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| Updated on Sep 14, 2015

Ascending the Sacred Footprint of Adam’s Peak

Sri Lanka

Ascending the Sacred Footprint of Adam’s Peak

For any dedicated rock climber or serious mountain hiker, a Sri Lanka Visa brings you closer to extreme thrills faster than you can pack your gear.

Sometimes, it takes a few days right? You could get your visa and fly to Sri Lanka in faster time, thanks to technology.

But seriously, if you are looking for a new mountain to conquer or vantage point at the top of the world, look no further than Adam’s Peak in Sri Lanka. Before you start feverishly Googling it, perhaps a walk down the visa lane would be better, at least at first.

We can’t help you pack but we can get you to Sri Lanka. We’ve made getting a visa easier than ever with a simple to use website and expedited process. Take 5 minutes of your day and fill in the blanks at You won’t regret it.

adams peak visa srilanka

Now that you have your Sri Lanka Visa taken care of, let’s focus on where you are headed. Whether you are a serious hiker/climber or simply enjoy a day trip through the wild, Adam’s Peak is perfect for you. To locals, Adam’s Peak is known as Sri Pada or “sacred footprint” and is held as Buddhism’s most sacred mountain.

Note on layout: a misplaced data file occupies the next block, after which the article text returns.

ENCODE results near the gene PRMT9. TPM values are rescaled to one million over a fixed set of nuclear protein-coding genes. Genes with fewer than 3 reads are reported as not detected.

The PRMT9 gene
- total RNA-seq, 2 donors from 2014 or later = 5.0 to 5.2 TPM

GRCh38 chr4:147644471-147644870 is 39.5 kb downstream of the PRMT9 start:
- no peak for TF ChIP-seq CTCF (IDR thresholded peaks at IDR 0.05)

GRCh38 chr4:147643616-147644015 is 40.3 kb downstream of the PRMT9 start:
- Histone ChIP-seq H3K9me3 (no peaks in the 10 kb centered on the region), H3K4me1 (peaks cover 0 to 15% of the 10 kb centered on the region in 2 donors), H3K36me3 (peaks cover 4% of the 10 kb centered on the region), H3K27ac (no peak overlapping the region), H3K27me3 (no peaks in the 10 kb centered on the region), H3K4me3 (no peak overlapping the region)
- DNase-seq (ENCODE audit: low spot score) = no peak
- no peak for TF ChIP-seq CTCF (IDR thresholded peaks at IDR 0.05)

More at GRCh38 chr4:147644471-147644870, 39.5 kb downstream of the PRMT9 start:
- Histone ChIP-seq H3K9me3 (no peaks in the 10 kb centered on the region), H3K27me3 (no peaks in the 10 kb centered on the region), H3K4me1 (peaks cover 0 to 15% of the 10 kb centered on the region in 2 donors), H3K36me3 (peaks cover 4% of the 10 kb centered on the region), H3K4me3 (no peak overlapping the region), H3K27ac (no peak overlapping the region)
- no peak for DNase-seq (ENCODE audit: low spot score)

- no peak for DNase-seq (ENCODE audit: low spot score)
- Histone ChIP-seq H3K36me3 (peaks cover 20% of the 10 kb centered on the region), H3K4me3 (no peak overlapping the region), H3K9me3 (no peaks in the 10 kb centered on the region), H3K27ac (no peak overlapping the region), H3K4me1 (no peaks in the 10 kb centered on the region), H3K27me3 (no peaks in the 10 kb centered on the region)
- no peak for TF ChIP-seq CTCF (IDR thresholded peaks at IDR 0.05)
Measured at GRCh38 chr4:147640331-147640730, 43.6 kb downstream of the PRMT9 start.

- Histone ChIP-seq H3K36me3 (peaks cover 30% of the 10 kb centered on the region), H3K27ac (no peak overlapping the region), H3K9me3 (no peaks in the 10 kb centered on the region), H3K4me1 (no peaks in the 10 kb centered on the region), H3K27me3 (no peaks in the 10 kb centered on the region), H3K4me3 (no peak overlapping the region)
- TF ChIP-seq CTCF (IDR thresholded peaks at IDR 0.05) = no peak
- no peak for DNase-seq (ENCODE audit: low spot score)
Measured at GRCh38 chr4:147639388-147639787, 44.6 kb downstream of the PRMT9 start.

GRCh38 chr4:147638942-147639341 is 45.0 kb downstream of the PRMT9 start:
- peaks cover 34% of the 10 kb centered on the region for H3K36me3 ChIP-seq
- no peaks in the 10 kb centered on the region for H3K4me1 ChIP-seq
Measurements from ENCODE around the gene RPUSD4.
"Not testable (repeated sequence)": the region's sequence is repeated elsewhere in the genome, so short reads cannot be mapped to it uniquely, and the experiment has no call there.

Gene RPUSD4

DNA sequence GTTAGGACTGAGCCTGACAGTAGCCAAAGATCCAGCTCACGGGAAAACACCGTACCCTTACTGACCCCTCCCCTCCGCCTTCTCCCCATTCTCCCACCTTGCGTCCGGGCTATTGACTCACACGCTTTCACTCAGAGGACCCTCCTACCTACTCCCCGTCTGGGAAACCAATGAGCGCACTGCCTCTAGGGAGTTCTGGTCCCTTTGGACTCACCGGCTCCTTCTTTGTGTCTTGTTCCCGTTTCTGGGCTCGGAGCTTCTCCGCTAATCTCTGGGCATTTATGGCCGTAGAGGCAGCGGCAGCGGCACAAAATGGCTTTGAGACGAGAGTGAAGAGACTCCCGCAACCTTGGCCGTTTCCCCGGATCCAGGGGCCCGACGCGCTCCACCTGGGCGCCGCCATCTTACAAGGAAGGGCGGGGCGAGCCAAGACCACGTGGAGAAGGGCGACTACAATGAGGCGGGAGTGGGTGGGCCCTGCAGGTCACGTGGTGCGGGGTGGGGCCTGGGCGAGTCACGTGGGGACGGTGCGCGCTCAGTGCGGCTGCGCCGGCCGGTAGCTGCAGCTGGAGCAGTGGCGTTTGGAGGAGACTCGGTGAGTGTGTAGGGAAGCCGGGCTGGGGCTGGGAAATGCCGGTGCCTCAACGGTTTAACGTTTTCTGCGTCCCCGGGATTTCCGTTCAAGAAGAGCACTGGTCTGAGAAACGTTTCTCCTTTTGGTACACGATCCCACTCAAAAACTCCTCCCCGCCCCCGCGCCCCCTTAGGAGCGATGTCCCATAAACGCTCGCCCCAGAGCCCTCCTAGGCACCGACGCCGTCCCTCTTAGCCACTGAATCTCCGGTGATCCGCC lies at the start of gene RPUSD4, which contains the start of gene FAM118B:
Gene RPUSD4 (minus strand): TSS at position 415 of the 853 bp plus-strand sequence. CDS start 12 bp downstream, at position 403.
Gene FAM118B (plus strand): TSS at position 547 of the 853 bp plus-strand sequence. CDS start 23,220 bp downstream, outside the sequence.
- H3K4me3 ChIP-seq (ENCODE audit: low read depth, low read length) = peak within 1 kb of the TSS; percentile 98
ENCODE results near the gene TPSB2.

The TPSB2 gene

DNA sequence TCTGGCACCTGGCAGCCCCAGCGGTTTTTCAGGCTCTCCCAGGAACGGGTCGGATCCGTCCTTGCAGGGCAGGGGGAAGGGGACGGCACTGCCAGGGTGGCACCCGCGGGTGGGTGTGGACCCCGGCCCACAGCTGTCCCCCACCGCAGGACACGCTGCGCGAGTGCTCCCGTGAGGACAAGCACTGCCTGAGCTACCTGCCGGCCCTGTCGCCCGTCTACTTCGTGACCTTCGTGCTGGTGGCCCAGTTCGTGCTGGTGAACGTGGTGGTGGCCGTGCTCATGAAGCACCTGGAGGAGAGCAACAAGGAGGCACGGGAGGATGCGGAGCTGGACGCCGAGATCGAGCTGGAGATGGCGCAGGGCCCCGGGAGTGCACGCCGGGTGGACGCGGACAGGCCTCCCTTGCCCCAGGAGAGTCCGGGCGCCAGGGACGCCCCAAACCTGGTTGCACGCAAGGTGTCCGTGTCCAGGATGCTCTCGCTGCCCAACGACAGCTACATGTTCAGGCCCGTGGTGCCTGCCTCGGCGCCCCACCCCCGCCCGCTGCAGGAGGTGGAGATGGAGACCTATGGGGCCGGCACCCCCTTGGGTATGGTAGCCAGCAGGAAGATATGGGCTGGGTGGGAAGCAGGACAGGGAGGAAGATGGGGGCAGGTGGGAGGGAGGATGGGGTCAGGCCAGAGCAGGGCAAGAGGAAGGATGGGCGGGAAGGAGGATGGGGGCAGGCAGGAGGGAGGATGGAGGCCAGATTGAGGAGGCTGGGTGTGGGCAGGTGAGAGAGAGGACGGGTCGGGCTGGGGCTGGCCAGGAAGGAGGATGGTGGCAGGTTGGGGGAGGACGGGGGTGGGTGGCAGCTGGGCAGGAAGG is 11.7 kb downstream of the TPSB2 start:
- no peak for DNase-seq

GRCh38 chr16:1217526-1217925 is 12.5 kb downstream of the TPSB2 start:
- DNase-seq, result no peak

What remains of the mountain peak is not nearly the same as what has been washed away over the centuries.

Gems, including topaz, rubies and other dazzling dots of color have almost all been picked over or lost with thousands of years of rain. The peak is considered sacred and remains today a pivotal protrusion of where Buddha himself lay a hand.

Regardless of your beliefs, the mountain cares not for how you worship or to who, but exists for outstanding climbing and great appreciation. When packing your bags for a trip out here, bring what you would need for a climb: comfortable hiking boots, shorts or long pants, water, hat, sunscreen etc.

The good news is climbing to the top is done by hundreds and thousands every year. What does this mean for you? If making a new trail isn’t your cup of tea, than simply follow the stairway to heaven. Literally.

A stairwell complete with rails runs from the bottom to the summit, 1500 steps to be exact. If you are not in the best of shape, you may want to only do a few hundred steps. The higher you ascend, the steeped the steps and drop off become.

On your way up, you will have a chance to see Buddha statues and the Peace Pagoda, built by Japan in the 1970’s.

Be sure to arrive early as this hike will take a few hours up and about 3 hours getting down. Bring food and water as there are no restaurants on Sri Pada.

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